Teachers & Books @ 11:31 am
Before the trip, I dashed through Paul Lockhart's A Mathematician's Lament. At first, there was some serious deja vu, since the book is based on a previous essay available online that got a great deal of notoriety when it went viral among the math teachers. I invite you all to read at least the first page of the PDF: the parable of the music teacher.
His basic premise is essentially that math is taught entirely wrong in the schools. Although the music analogy should not be strained too far, he would like math to be taught as an art or an aesthetic, rather than as a drudgery. The ability to read is useful for filling in a DMV form, but that is not why we learn to read. Similarly, the usefulness of mathematics should not be the primary reason offered for the teaching of math. It should be taught as the exploration of ideas... indeed math is the study of pure ideas.
Now, although I'm amenable to a great deal of what he has to say, I think his method or approach would be best suited to an Aristotle teaching Alexander sort of 1on1 tutoring. Maybe with a small classroom, it would work. With a normal classroom, even with an excellent teacher, I have grave doubts. Indeed, when I was working as a tutor, I saw the results of similar approaches. One of the schools used a textbook that didn't instruct, it rather offered situation after situation that the students were to explore on their own, constructing their own mathematical ideas. Of course what actually happened was the kids would cry out in anguish, "What do they want me to DO?" They didn't want to explore, they wanted to be instructed. Perhaps that's only because the rigid educational system had already crushed their wee imaginative souls. I tried to play along with its games, and coax the students forward, but I found it maddening to try to get across the concept of, say, factoring a quadratic, from pictures like this (especially since they would introduce the idea at the beginning of the chapter with diagrams like that without any labels on them. It was like an Abbott & Costello routine, with me trying to lead the student by the nose, and the student quite rightly wondering why I wanted to screw up a perfectly clear fact like 5*9 = 45 and breaking it up into little rectangles and what would motivate one to do such a silly thing.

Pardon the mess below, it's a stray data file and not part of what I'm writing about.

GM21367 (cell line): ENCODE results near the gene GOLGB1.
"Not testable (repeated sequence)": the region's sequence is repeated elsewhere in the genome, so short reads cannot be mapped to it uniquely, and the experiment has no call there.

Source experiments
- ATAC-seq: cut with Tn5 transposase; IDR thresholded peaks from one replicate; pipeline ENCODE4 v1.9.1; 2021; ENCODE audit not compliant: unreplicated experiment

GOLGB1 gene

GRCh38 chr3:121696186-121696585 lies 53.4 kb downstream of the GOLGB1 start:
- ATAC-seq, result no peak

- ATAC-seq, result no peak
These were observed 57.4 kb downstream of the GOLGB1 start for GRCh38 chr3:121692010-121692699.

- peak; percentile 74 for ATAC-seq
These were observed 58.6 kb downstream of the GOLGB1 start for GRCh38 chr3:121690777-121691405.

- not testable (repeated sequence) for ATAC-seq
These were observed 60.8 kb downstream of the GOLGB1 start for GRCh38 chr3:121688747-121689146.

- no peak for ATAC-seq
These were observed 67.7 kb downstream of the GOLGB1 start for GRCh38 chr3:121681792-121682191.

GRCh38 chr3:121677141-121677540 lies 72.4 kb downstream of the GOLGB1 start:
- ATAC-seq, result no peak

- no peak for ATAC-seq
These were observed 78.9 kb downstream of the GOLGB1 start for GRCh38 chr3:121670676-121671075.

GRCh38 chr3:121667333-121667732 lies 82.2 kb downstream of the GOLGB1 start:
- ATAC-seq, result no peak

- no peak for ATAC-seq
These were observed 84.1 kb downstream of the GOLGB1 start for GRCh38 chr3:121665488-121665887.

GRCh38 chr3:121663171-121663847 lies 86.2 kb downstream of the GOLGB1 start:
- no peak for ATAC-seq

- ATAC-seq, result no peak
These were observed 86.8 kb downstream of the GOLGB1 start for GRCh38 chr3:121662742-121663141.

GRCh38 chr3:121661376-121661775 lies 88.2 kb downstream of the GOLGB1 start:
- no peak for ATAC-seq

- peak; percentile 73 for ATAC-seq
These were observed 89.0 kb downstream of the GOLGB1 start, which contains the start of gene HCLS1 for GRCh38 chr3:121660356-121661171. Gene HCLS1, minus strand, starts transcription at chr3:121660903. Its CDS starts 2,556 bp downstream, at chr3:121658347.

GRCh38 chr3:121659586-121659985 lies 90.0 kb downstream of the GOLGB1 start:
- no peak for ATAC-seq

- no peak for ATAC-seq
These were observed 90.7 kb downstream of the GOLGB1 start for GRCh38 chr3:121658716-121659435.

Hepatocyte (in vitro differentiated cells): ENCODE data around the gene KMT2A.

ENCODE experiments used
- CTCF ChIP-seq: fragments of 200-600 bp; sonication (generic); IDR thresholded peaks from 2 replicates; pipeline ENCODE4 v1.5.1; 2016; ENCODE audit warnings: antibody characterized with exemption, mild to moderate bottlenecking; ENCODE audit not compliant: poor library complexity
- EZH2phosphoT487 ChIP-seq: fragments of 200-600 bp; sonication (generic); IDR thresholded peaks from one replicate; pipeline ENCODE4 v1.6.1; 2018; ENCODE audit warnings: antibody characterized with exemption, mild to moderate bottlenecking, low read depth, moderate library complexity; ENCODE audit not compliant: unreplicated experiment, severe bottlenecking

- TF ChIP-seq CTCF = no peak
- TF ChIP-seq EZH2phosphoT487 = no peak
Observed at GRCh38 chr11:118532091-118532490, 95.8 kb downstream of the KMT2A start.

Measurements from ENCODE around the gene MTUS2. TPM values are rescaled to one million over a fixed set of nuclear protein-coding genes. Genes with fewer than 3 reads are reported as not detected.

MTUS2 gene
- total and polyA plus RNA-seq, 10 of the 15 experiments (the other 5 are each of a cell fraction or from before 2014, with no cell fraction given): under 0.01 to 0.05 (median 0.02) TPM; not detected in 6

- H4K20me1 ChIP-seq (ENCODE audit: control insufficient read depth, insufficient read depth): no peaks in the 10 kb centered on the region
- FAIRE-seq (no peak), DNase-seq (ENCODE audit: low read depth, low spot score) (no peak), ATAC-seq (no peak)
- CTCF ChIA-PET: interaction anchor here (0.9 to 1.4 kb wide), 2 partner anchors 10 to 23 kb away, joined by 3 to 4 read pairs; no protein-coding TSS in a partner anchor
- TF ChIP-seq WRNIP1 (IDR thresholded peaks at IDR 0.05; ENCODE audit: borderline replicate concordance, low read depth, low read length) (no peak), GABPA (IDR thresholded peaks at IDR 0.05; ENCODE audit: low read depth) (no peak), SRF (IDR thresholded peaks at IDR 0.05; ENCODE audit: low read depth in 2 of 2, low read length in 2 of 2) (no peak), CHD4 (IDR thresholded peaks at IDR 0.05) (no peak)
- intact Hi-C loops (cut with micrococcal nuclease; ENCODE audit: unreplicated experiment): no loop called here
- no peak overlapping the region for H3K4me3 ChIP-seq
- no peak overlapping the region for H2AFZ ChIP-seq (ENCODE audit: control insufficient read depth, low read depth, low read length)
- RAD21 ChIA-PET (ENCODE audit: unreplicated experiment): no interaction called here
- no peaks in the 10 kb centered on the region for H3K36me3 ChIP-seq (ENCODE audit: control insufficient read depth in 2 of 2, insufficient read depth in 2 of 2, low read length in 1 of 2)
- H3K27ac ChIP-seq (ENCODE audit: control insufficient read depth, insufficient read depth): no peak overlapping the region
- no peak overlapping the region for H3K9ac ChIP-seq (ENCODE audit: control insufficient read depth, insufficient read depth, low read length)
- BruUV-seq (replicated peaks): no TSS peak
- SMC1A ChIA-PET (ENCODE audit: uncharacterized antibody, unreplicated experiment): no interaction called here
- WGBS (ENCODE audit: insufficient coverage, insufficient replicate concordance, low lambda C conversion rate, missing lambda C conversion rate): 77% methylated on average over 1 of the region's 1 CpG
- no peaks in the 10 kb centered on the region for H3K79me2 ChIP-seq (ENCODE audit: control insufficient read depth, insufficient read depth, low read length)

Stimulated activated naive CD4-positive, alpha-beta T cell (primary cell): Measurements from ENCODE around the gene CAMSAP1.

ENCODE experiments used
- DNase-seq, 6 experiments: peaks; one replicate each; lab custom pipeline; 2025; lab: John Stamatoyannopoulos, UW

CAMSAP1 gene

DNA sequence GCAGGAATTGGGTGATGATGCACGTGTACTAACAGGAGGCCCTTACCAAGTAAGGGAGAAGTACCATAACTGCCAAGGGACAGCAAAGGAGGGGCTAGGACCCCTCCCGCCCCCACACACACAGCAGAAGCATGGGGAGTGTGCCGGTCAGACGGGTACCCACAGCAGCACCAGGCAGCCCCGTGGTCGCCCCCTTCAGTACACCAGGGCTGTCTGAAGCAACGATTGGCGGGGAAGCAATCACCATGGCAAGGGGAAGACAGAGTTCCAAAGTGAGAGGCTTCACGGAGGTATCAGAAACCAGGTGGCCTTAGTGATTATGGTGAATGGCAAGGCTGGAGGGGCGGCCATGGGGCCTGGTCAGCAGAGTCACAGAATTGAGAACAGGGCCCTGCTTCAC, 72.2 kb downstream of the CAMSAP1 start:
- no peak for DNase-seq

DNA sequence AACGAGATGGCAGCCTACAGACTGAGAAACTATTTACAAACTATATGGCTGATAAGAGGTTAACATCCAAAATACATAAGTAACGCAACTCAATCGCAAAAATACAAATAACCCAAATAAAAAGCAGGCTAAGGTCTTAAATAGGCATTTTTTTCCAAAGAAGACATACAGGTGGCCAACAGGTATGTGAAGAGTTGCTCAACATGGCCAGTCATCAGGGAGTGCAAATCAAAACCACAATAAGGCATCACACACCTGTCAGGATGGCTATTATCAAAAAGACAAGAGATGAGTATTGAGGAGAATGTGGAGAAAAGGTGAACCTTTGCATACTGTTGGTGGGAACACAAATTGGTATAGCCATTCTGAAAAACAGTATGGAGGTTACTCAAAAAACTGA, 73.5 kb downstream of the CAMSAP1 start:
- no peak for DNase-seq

Anyway, I do agree with a lot of what he has to say, and it's clear how much passion he brings to mathematics. If every math teacher were that passionate, they could be teaching math from 19th century McGuffey readers and the kids would turn out fine.
Lockhart's book dovetails nicely with this lengthy article from the NYT Magazine on Building a Better Teacher. It details the obvious fact that education schools don't really teach teachers to teach, but explores how some people are beginning to look into the actual mechanics of teaching.
Once upon a time, teachers were taught at normal schoolsm which focused on "provid[ing] a model school with model classrooms to teach model teaching practices to its student teachers." Somewhere along the way, education school got absorbed by the university, and in some sort of academiaenvy, education school turned into spending more focus on Piaget than pupils. Despite student teaching, nascent teachers may not be fully prepared to make a smooth transition to the workforce. And once there, there is even less help (or even knowledge) available to help teachers to improve their teaching. Lots of interesting details in there, like the concept of Mathematical Knowledge for Teaching, or MKT. MKT includes basic mathematical knowledge, but also "math that only teachers need to know, like which visual tools to use to represent fractions (sticks? blocks? a picture of a pizza?) or a sense of the everyday errors students tend to make when they start learning about negative numbers." Tests of math teachers on MKT show that "students whose teacher got an aboveaverage M.K.T. score learned about three more weeks of material over the course of a year than those whose teacher had an average score, a boost equivalent to that of coming from a middleclass family rather than a workingclass one." This is signficant in that there are evidently surprisingly few testable measures that differentiate effective teachers from lesseffective ones. Anyway, good article.
On the trip to Orlando, I read Margaret Atwood's Alias Grace, a fictional look at the life of a celebrated Canadian murderess. I enjoyed it, particularly the way certain events in the doctor's life strangely mirrored those of Grace. Excellent capture of the historical era, and Atwood does a marvellous job giving individual voices to the characters (bits of the novel is epistolary).
Oh, and as a last tidbit. I was reading the Memoirs of Elizabeth Frankenstein on the plane back from Orlando and the girl across the aisle from me was reading Pride and Prejudice and Zombies, so we had duelling horror literary rewrites. Not yet done with Memoirs, but it's less satisfactory than Alias Grace by far.
Ostensibly a retelling of the events preceding Frankenstein from Elizabeth's point of view, indeed from an aggressively female point of view. But it does not respect the source very well, even in so trivial a detail as the number of brothers that Victor Frankenstein has. And the bulk of the novel (so far) is a rather embarrassing foray into matriarchy & cunningwomen & the alchemical Great Work. I think even MZB would blench to write some of this. The only relief is from the occasional editorial hand of Frankenstein's original narrator, Walton. Walton is so antifeminist that his shock at, and deliberate misunderstanding of, Elizabeth's memoirs are perhaps the cleverest bits of writing, and (alas) all too rare.